Another Cereal Becomes Less Healthy to Sport “No GMO” Label

Previously, I have reported that General Mills’ decision to “change” (but not really change) their original Cheerio cereal recipe to non-GMO, the cereal ended up being less nutritious.Apparently, we should get familiar with the words “non-GMO” and “less nutritious” being in the same sentence.Take a look at Kashi’s Go Lean Crisp! cereal. The company, which is actually owned by Kellogg’s, has recently received verification that the Go Lean cereal does not contain GMOs. The problem is, that change resulted in making the cereal less good for you.

Left: GMO-free; Right: GMO
Luckily, the stores are still in the process of selling out the old GMO versions of the cereal, so a comparison is exceptionally easy. The box on the left is the new non-GMO verified box, while the box on the right is the old box containing GMO ingredients. If you can read the nutrition labels you will see that the non-GMO verified box has quite a different composition.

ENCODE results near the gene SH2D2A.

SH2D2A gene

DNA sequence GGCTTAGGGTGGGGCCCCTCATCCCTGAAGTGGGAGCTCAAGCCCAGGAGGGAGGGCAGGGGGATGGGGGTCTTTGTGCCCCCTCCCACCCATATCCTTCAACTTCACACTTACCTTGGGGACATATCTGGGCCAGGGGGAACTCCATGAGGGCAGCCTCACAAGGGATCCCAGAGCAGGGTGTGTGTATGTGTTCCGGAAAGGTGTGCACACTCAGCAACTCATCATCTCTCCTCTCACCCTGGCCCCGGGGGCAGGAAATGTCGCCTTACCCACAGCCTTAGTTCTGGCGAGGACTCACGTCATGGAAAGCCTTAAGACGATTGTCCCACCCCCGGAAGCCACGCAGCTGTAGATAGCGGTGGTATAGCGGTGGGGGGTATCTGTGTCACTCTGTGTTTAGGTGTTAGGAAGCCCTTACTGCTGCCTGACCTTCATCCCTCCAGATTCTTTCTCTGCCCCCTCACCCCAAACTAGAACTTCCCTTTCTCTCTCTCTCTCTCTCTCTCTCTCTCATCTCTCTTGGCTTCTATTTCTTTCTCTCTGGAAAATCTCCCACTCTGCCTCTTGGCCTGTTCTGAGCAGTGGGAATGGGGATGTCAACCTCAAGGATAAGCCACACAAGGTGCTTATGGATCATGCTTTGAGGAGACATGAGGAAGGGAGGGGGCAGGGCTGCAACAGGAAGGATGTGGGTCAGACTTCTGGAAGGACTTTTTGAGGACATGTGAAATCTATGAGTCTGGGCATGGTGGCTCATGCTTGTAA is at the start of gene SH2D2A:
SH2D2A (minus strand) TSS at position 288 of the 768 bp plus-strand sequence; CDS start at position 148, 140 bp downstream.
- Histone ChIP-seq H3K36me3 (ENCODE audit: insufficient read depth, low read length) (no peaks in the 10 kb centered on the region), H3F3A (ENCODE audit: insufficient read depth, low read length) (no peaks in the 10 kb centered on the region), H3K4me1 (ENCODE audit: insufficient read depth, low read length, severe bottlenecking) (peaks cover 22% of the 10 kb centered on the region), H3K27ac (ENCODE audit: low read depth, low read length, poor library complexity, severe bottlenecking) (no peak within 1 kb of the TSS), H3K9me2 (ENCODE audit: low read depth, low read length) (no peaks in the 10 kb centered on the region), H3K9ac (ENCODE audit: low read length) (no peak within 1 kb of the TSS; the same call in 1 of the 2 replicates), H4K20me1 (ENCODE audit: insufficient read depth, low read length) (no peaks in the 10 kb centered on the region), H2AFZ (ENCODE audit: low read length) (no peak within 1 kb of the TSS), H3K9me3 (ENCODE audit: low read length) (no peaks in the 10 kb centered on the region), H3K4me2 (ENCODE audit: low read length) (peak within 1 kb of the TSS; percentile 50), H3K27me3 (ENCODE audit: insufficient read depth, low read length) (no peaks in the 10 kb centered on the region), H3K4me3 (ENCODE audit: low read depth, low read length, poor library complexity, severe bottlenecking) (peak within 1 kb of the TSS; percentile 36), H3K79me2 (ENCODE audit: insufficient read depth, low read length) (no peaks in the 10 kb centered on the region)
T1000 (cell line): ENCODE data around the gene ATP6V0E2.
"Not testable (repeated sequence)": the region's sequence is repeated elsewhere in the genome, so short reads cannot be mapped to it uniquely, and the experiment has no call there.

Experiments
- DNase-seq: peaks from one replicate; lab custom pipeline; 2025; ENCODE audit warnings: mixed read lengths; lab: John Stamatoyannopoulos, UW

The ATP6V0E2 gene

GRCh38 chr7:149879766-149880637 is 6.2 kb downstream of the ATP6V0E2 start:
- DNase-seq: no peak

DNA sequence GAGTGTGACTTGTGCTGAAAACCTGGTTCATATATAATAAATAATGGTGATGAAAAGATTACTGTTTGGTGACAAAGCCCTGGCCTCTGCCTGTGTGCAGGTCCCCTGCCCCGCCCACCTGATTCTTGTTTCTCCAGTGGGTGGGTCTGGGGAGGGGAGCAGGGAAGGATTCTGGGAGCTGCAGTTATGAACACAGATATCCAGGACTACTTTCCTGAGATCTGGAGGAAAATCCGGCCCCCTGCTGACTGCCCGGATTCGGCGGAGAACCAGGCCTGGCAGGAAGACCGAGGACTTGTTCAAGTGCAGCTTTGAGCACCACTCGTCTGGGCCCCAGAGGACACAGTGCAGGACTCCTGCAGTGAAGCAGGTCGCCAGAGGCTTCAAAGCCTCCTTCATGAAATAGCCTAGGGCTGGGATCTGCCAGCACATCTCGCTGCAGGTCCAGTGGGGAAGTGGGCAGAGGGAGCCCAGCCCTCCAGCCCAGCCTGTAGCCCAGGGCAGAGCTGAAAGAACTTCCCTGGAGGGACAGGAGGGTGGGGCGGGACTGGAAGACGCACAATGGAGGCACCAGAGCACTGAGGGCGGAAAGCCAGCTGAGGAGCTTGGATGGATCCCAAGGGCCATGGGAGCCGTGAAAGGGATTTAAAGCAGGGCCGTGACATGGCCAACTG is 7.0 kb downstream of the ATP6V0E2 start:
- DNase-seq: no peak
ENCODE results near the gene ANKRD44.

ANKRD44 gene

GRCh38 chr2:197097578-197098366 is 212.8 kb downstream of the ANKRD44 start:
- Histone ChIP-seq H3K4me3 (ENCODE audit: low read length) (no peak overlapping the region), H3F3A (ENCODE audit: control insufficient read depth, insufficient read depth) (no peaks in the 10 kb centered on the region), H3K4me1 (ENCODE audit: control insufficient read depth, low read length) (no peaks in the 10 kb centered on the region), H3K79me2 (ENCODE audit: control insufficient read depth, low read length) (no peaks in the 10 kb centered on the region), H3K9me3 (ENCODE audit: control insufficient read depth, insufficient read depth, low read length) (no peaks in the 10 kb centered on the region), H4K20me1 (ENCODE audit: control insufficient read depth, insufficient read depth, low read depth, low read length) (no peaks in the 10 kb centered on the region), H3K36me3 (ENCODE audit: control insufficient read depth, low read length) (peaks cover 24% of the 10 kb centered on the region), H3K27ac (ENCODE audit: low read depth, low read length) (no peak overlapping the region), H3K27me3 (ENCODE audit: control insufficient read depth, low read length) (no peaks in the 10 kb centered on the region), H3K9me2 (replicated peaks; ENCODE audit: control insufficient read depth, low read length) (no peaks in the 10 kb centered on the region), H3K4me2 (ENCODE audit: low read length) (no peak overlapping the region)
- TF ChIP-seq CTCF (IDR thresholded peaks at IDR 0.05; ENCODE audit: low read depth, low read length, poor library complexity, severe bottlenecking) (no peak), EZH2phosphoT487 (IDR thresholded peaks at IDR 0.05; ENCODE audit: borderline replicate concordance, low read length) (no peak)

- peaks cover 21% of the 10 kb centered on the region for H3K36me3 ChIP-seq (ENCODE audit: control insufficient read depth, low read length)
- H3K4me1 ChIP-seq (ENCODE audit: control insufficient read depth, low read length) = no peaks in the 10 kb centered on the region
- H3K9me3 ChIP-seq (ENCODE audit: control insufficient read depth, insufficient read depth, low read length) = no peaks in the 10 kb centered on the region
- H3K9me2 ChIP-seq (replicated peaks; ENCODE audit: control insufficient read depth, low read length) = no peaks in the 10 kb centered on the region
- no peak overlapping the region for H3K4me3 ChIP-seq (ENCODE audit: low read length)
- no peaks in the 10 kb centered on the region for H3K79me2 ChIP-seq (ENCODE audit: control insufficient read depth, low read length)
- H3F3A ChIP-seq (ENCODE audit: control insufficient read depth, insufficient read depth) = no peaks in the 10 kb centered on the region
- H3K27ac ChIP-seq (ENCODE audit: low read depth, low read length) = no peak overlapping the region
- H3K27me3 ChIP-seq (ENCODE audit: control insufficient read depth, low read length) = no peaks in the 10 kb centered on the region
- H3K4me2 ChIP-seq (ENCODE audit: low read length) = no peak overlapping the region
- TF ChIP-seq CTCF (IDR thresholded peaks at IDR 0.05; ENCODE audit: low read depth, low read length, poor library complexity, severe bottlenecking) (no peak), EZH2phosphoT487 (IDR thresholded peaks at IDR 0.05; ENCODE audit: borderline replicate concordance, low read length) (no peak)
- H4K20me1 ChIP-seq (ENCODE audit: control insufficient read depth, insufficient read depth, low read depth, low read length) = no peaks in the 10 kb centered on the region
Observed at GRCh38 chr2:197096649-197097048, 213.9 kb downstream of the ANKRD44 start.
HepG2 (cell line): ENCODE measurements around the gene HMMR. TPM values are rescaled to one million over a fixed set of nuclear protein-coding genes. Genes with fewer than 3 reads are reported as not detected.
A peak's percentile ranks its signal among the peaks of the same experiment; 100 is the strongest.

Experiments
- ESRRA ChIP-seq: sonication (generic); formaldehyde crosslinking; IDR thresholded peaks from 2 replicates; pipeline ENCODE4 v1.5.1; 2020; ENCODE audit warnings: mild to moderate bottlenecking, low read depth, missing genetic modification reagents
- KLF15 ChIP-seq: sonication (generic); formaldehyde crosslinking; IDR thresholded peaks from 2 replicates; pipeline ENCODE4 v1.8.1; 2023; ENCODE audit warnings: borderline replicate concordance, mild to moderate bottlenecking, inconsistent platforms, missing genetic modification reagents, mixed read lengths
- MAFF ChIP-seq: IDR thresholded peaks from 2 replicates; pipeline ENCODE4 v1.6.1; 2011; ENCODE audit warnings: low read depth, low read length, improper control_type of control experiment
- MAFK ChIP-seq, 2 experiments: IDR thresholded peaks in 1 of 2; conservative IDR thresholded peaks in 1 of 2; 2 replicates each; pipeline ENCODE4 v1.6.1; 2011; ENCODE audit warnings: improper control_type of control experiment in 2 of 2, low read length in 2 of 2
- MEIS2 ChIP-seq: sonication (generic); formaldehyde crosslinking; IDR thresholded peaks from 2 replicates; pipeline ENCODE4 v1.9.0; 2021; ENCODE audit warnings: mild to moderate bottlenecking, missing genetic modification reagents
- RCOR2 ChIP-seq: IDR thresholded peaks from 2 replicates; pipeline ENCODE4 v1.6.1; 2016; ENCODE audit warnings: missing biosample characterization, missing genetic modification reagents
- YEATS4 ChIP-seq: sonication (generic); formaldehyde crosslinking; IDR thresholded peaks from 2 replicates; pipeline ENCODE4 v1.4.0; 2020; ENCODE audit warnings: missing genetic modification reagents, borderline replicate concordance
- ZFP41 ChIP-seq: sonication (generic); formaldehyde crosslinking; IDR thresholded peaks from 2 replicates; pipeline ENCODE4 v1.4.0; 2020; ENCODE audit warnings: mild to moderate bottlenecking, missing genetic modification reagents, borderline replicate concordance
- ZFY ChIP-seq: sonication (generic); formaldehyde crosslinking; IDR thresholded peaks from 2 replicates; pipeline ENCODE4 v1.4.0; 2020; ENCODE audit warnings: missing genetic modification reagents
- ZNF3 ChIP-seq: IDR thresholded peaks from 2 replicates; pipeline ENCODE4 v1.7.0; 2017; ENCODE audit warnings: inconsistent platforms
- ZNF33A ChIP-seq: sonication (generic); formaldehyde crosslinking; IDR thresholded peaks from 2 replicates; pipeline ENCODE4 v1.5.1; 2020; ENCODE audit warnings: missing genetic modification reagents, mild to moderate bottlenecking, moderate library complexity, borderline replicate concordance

The calories went from 180 per serving to 190 per serving. Saturated fat when from 0 to 0.5g. The potassium went from 250 to 210. Soluble fiber dropped from 5 to 4g, while insoluble fiber went from 3 to 4. Sugar also increased from 10 to 11g. Phosphorus from 15% down to 10%. Iron went from 8% to 10% of RDA. Finally, magnesium went from 10 to 8% of RDA.
Kashi has added the GMO-free label
as depicted.
In other words: the non-GMO cereal is less healthy for you.

Just more proof that the war on biotechnology isn’t about health and nutrition and making food safer. It isn’t about protecting consumers from “big ag” or “evil Monsanto.”

The Farmer’s Daughter USA ,Amanda, is proud daughter (and sister!) of conventional farmers in Southwest Michigan. I’m also a practicing attorney. Unfortunately, there is a whole lot of misinformation about food and farming out there. My goal is to help educate consumers about conventional farming – especially about my favorite topics of biotechnology, organic, and animal agriculture.

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